Woman charged in teen’s death says she, too, was bullied — (The Canton Repository)

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The Canton Repository

By Tom Foreman Jr. And Ben Nuckols, The Associated Press

Posted Feb. 5, 2016 at 12:01 AM

BLACKSBURG, Va. (AP) ” Natalie Keepers told a judge that she was bullied ” just like the 13-year-old girl she is accused of plotting to kill.

This undated photo provided by Tammy Weeks shows her daughter, Nicole Lovell, posing when she was 10 in Blacksburg, Va. The 13-year-old girl was found dead just across the state line in Surry County, N.C., and two Virginia Tech students are charged in the case. (Tammy Weeks via AP)

BLACKSBURG, Va. (AP) ” Natalie Keepers told a judge that she was bullied ” just like the 13-year-old girl she is accused of plotting to kill.

And like seventh-grader Nicole Lovell, the 19-year-old Virginia Tech student had endured health challenges, though Keepers’ were of the emotional variety: suicidal thoughts, cutting herself, stress and anxiety that required medication.

The similarities emerged in a Blacksburg courtroom Thursday as Keepers and her lawyer argued that she should be released on bail while she awaits trial for allegedly helping plan Lovell’s slaying and then improperly dumping her body just across the state line in North Carolina, two hours south of Virginia Tech’s campus, where she was a student. Bond was denied.

Keepers’ classmate, 18-year-old David Eisenhauer, is charged with kidnapping and killing Lovell, who survived a liver transplant and other health scares only to have her life ended after apparently climbing out her bedroom window last week. Eisenhauer also is being held without bond.

In court, Montgomery County Commonwealth’s Attorney Mary Pettitt described how authorities believe Eisenhauer and Keepers planned Lovell’s stabbing death but left key aspects of the crime a mystery. She did not suggest a possible motive nor describe the killing itself.

But the prosecutor said messages on the girl’s phone led to the suspects and accused the college students of deciding together in a fast-food restaurant that Eisenhauer would cut her throat.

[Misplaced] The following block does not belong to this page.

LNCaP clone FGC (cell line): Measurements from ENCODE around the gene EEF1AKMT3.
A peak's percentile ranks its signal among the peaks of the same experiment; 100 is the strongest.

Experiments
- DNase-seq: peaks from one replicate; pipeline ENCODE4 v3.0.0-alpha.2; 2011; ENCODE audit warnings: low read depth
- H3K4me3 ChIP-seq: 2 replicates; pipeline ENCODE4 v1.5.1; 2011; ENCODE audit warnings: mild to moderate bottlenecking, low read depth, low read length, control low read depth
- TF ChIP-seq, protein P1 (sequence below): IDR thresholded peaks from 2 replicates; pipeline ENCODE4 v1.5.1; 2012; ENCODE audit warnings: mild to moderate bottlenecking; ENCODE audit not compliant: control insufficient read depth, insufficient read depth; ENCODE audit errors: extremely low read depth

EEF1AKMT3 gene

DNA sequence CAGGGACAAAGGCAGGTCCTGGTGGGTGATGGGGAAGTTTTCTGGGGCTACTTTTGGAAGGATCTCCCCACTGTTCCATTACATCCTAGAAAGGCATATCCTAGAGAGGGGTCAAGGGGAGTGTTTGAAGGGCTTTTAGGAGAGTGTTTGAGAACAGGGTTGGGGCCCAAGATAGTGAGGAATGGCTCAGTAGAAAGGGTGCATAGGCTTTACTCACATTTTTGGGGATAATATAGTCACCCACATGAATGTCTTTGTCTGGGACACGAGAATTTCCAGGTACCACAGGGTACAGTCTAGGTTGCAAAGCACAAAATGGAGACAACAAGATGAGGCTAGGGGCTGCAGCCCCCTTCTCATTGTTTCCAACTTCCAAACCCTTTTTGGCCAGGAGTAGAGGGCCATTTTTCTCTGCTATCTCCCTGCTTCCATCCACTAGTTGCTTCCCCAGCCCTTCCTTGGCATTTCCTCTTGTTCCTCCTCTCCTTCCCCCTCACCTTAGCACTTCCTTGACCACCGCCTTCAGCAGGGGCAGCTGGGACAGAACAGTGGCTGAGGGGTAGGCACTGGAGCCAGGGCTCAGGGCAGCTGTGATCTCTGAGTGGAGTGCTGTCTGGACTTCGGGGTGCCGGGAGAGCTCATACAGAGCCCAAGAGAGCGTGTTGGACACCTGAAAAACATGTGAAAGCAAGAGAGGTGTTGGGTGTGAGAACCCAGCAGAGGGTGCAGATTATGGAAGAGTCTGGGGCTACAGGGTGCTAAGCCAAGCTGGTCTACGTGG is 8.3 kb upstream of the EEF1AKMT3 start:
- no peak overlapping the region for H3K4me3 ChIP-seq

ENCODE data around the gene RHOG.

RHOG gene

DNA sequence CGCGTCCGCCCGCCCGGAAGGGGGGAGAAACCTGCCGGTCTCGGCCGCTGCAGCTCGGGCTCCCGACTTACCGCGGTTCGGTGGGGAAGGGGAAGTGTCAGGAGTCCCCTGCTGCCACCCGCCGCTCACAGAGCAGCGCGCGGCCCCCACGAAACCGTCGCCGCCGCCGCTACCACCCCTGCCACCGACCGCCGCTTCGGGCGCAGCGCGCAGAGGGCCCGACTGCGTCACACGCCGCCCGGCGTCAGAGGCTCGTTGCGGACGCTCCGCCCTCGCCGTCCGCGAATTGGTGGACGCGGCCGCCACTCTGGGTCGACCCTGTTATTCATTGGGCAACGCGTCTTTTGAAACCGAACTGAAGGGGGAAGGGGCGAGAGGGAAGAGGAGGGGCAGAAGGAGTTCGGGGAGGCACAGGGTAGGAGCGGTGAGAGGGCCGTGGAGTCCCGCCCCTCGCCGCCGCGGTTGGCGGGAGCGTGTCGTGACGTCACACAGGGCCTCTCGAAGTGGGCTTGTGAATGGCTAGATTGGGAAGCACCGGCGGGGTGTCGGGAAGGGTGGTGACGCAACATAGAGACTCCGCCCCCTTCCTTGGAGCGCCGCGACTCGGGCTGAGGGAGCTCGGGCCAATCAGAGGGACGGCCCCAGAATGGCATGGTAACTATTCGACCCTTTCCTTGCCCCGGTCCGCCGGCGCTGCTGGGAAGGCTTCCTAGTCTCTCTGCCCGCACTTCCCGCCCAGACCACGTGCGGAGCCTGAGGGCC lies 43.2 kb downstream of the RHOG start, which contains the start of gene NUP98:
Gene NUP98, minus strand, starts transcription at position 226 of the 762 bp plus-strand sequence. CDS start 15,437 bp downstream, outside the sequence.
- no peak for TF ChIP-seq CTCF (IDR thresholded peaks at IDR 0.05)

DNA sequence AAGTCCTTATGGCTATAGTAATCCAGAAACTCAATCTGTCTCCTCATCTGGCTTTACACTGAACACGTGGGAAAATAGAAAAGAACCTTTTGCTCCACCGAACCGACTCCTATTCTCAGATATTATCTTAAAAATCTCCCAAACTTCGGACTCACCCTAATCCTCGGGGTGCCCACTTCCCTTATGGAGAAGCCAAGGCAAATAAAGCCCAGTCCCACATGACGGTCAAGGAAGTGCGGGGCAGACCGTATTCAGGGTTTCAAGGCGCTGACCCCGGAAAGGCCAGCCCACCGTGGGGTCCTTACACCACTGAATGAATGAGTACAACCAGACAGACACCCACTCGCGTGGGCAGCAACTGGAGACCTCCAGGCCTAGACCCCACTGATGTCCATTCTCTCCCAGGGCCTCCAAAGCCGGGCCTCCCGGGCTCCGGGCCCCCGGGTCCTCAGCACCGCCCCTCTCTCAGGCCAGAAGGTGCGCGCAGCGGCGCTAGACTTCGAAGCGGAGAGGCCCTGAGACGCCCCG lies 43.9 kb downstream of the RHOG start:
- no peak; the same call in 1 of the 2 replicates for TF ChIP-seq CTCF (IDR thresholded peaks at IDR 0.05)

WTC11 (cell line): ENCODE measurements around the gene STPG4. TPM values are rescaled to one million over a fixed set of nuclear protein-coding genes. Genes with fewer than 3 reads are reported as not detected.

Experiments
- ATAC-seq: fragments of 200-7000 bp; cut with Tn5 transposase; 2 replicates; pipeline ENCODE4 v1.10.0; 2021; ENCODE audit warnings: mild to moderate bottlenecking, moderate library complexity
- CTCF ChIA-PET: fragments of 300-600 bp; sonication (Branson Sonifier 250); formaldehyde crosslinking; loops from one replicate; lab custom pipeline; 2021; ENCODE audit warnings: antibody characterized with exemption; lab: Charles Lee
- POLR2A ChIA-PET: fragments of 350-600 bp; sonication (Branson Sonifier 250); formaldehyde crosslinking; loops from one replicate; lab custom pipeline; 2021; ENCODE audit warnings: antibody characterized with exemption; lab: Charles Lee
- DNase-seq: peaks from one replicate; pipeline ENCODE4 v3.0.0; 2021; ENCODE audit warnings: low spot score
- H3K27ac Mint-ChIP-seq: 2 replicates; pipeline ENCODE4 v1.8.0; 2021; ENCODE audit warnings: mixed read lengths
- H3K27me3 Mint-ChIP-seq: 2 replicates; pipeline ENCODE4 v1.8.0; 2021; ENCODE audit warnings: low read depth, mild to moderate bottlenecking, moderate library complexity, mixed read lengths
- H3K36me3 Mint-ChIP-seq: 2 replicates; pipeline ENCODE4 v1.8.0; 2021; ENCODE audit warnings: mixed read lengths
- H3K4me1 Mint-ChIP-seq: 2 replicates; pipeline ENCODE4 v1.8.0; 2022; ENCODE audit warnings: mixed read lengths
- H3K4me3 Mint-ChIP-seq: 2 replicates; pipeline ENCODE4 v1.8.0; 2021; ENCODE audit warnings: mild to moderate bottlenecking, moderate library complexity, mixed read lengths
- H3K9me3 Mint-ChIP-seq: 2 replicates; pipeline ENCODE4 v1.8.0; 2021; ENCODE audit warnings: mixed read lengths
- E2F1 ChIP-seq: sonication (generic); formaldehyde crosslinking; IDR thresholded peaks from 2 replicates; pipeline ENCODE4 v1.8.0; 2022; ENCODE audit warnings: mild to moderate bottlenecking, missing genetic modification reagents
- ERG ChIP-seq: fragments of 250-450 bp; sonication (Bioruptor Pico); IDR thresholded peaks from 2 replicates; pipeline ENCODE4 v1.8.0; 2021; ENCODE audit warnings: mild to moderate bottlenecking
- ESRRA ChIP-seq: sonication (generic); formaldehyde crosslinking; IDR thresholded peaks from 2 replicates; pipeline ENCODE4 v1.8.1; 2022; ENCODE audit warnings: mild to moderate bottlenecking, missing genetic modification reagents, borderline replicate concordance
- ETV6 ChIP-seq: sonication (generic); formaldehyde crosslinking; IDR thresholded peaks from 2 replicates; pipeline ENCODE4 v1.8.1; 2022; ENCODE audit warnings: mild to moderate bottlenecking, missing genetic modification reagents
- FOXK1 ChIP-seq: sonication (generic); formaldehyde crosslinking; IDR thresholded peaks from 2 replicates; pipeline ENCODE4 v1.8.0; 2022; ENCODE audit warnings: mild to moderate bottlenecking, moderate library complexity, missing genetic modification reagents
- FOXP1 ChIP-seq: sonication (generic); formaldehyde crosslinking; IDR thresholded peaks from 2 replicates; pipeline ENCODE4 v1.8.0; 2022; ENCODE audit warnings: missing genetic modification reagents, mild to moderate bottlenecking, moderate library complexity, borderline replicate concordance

Defense lawyers argued that Keepers’ mental health could unravel behind bars.

“We understand the allegations are disturbing and serious,” attorney Kristopher Olin said. “But they are just allegations.”

Keepers told the judge that she began cutting her body and had considered suicide “a few times” after being bullied in school five years ago. She said she’s been in therapy and taking Prozac since then.

She’s also allergic to the gluten in jail food, Olin added.

Judge Robert Viars Jr. decided Keepers should remain behind bars after Pettitt said she “is in the same position as the person who carried out the murder.”

The prosecutor said Eisenhauer initially denied his involvement when police found his messages on Nicole’s phone, but eventually he said he drove to the girl’s home, watched her climb out her window and greeted her with a “side hug” before they drove off to pick up Keepers.

Keepers insists she was not present at the killing itself but she went along for the ride, Pettitt said. And once Nicole was dead, Keepers helped load her body into Eisenhauer’s Lexus, the prosecutor added.

Pettitt said Keepers revealed the plot after officers tracked her down but that she first tried to warn Eisenhauer, sending him a one-word text message reading “Police.”

Nicole’s parents, David Lovell and Tammy Weeks, attended the bail hearing but made no comments before leaving for their daughter’s private funeral, where several hundred mourners paid their respects.